Opening hours and tickets

From April to 20 September

Garden

every day

9:00 a.m. – 7:00 p.m.

Greenhouses

excluding Fridays

10:00 a.m. – 6:00 p.m.

Museum

Tuesday- Friday
Sunday

10:00 a.m. – 2:00 p.m.
11:00 a.m. – 3:00 p.m.

 

From 21 September to 24 October

Garden

every day

9:00 a.m. – 5:00 p.m.

Greenhouses

excluding Fridays

10:00 a.m. – 4:00 p.m.

Museum

Tuesday- Friday
Sunday

10:00 a.m. – 2:00 p.m.
11:00 a.m. – 3:00 p.m.

 

Tickets prices

Standard

9 zł

Concessions

5 zł

Family (2 adults/2+children)

25 zł

Group (standard)

5 zł/person

Group (concessions)

9 zł/person

Annual

90 zł

 

Free Admission: senior citizens 70+and children under 4.
Concession ticket: school children, students (under 26) and pensioners.
Annual ticket allows unlimited number of visits to the Botanical Garden.

 

Garden Rules and Regulations

The following is not permitted in the Garden:

  • picking or destroying plants, collecting seeds,

  • walking outside the designated routes,

  • drinking alcohol,

  • walking dogs,

  • enter the premises during storm or strong wind,

  • photography for commercial purposes.

 

History

Founded in 1783 the Botanic Garden of the Jagiellonian University in Cracow is the oldest in Poland. Initially it was an auxiliary unit of the department of chemistry and natural history. Jan Jaśkiewicz (1749-1809) was the first professor of natural history and the director of the garden. When first established the Garden covered an area of about 2.4 ha and was organised as a baroque park with geometrical arrangements of plants. In the glasshouses, built in 1786-1787, tropical plants were grown. In 1809, Alojzy Estreicher (1786-1852) became the new director. The plant collection consisted of more than four thousand species and varieties. Among many investments the enlargement of the Garden area to 3.6 ha (1819-1825) the construction of new glasshouses and the establishment of many new collections were the most important. In the 1860s the Cracow Garden was among the richest in plants among European gardens. Ignacy Rafał Czerwiakowski (1808-1882) was its director, and Józef Warszewicz (1812-1866), a distinguished traveller and plant collector, its inspector (i.e. chief gardener). He brought many thousands of plants from his expeditions to South and Central America. Catalogus plantarum, issued in 1864, contained 9470 species and varieties, including 3779 glasshouse plants.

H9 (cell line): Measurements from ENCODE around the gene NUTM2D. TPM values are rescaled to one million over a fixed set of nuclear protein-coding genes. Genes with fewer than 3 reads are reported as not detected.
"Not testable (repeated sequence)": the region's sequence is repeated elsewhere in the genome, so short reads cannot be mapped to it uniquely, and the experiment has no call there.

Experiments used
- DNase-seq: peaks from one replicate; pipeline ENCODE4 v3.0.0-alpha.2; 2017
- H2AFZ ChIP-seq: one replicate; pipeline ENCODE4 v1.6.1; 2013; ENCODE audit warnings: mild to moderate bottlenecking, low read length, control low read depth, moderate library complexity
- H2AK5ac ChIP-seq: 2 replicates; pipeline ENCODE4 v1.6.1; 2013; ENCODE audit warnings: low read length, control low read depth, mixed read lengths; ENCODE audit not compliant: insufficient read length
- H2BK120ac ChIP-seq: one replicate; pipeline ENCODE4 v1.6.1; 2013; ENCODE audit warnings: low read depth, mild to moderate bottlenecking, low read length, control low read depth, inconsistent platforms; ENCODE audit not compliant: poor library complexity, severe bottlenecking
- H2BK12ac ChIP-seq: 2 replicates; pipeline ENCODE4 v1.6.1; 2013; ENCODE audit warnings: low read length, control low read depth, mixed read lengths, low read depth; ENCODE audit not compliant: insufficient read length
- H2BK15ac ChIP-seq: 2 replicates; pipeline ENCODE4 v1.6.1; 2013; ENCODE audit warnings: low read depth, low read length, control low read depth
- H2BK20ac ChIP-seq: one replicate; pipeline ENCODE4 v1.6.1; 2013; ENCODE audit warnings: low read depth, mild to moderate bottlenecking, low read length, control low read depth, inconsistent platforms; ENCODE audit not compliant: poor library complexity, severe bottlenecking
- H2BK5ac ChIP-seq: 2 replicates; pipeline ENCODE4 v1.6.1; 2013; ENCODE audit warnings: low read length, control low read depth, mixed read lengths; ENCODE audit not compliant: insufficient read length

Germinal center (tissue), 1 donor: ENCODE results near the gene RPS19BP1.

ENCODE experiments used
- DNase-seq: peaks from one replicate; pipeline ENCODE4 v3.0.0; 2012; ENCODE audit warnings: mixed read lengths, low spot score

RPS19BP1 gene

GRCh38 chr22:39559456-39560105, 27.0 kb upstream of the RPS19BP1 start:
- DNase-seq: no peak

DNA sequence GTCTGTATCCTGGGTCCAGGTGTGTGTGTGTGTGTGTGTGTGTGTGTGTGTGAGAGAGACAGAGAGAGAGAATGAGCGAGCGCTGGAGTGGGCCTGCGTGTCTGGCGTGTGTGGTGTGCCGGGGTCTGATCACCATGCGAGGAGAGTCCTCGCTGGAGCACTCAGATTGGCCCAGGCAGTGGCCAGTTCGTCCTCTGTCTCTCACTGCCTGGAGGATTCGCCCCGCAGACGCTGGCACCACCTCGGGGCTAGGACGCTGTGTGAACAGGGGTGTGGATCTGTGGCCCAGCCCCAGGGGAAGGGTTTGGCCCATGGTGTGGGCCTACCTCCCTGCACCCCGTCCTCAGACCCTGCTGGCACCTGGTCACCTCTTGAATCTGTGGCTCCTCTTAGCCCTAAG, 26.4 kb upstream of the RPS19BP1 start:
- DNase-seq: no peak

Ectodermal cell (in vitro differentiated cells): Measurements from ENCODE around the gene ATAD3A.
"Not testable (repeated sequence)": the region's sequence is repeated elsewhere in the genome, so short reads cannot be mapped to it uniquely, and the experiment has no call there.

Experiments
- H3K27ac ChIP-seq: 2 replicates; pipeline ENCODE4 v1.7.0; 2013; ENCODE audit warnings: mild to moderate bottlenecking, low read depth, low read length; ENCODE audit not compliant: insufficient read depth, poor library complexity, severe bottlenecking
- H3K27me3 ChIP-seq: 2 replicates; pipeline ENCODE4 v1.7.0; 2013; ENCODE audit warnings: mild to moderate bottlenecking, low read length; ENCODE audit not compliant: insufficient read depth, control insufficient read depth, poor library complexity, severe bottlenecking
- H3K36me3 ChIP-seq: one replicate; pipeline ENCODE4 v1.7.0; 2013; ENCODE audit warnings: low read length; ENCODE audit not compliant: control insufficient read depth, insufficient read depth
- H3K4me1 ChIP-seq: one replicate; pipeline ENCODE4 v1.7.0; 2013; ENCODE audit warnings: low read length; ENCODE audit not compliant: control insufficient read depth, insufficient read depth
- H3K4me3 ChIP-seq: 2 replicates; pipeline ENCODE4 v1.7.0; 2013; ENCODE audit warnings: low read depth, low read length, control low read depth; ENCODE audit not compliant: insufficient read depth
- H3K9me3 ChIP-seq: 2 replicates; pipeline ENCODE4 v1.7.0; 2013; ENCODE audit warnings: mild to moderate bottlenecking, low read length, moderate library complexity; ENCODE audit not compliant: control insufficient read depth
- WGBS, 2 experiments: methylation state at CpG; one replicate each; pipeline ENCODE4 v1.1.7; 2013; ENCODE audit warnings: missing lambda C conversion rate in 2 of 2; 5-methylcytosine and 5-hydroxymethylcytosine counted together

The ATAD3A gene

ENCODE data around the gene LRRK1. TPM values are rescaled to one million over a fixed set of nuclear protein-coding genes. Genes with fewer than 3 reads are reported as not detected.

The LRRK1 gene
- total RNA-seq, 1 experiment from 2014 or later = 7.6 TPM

In 1878, Józef Rostafioski (1850-1928), a specialist on algae and myxomycetes as well as historian of botany, accepted the post of the head of the Department of Botany and the Botanic Garden. He developed a botanical laboratory and in 1882 a new iron-and-glass palm house was constructed. In the years 1912-1917 Marian Raciborski (1863-1917), one of the most distinguished Polish botanists, accepted the post, and after him Władysław Szafer (1886-1970) became the director of the Garden in 1918 and kept the post for the following 42 years. The present shape of the Garden is the result of Szafer's activity - new modern glasshouses were built, long-term efforts resulted in joining new territories to the Garden and in the 1960s it reached its present area of 9.6 ha.

In 1983 a Botanic Garden Museum was organised and opened to public. The collection amounts to about 5000 items, including exotic fruits, seeds, wood, fossil plants, old didactic equipment. The materials on the history of Polish botany are gathered in the archive section.